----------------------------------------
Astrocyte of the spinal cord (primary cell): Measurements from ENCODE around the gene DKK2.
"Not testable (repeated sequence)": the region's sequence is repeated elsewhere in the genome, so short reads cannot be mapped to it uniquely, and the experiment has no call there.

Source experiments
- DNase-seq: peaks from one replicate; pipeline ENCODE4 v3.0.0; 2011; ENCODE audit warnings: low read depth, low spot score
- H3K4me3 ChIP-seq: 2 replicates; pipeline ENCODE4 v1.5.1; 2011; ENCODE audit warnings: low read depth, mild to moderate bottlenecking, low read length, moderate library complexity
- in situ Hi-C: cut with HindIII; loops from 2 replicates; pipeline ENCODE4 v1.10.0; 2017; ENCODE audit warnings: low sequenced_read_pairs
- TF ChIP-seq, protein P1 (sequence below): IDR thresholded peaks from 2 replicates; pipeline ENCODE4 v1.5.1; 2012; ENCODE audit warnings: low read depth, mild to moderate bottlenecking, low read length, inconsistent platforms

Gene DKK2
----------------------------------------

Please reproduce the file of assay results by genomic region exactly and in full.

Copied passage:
Astrocyte of the spinal cord (primary cell): Measurements from ENCODE around the gene DKK2.
"Not testable (repeated sequence)": the region's sequence is repeated elsewhere in the genome, so short reads cannot be mapped to it uniquely, and the experiment has no call there.

Source experiments
- DNase-seq: peaks from one replicate; pipeline ENCODE4 v3.0.0; 2011; ENCODE audit warnings: low read depth, low spot score
- H3K4me3 ChIP-seq: 2 replicates; pipeline ENCODE4 v1.5.1; 2011; ENCODE audit warnings: low read depth, mild to moderate bottlenecking, low read length, moderate library complexity
- in situ Hi-C: cut with HindIII; loops from 2 replicates; pipeline ENCODE4 v1.10.0; 2017; ENCODE audit warnings: low sequenced_read_pairs
- TF ChIP-seq, protein P1 (sequence below): IDR thresholded peaks from 2 replicates; pipeline ENCODE4 v1.5.1; 2012; ENCODE audit warnings: low read depth, mild to moderate bottlenecking, low read length, inconsistent platforms

Gene DKK2